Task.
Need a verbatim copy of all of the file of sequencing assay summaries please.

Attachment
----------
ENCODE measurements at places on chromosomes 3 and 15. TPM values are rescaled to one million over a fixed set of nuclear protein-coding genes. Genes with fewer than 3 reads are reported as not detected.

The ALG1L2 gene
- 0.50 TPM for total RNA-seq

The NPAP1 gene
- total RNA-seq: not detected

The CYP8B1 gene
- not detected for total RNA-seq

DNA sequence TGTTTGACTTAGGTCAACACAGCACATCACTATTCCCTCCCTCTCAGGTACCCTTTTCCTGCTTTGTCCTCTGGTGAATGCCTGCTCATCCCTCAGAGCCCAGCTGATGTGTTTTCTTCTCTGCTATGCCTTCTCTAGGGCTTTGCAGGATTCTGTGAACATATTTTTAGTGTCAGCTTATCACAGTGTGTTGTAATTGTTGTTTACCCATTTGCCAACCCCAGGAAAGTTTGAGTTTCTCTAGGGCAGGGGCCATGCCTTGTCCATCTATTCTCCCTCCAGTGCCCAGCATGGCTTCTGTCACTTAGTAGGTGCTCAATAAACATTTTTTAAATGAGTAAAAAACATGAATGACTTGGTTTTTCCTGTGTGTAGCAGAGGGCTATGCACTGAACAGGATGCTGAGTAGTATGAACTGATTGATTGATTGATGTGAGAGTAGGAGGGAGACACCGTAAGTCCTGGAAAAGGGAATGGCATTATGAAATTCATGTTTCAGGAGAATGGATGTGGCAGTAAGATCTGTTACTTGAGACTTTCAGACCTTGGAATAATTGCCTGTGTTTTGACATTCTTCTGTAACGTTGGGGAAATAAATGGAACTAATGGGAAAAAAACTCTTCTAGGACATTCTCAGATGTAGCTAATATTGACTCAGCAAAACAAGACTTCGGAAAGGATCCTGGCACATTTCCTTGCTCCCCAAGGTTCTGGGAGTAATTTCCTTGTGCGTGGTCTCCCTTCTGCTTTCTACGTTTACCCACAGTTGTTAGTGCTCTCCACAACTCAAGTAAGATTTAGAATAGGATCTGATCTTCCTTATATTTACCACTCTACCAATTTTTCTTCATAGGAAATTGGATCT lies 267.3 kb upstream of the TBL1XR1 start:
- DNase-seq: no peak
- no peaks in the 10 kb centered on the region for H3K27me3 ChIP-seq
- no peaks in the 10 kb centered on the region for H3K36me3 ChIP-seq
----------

ENCODE measurements at places on chromosomes 3 and 15. TPM values are rescaled to one million over a fixed set of nuclear protein-coding genes. Genes with fewer than 3 reads are reported as not detected.

The ALG1L2 gene
- 0.50 TPM for total RNA-seq

The NPAP1 gene
- total RNA-seq: not detected

The CYP8B1 gene
- not detected for total RNA-seq

DNA sequence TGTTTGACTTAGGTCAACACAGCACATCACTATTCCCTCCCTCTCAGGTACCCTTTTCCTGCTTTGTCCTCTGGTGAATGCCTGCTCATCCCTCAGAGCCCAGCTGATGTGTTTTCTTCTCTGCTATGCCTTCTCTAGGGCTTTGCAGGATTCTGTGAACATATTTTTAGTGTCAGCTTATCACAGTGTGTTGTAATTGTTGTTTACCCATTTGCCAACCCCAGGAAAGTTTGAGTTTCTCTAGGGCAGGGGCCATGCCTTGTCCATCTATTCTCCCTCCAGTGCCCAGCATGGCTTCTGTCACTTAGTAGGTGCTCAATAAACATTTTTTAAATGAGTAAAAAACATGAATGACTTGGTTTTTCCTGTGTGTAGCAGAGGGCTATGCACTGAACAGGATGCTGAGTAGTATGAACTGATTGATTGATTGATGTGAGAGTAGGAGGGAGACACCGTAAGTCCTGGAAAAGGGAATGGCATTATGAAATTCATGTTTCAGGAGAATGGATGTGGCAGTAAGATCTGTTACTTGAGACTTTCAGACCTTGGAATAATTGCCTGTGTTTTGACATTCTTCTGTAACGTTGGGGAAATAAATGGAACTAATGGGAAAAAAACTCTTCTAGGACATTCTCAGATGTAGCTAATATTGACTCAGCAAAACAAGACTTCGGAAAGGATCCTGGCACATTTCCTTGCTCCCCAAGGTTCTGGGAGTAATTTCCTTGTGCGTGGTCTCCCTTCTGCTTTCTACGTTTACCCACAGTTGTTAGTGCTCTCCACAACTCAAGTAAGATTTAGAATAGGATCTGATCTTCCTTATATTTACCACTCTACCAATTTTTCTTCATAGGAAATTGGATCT lies 267.3 kb upstream of the TBL1XR1 start:
- DNase-seq: no peak
- no peaks in the 10 kb centered on the region for H3K27me3 ChIP-seq
- no peaks in the 10 kb centered on the region for H3K36me3 ChIP-seq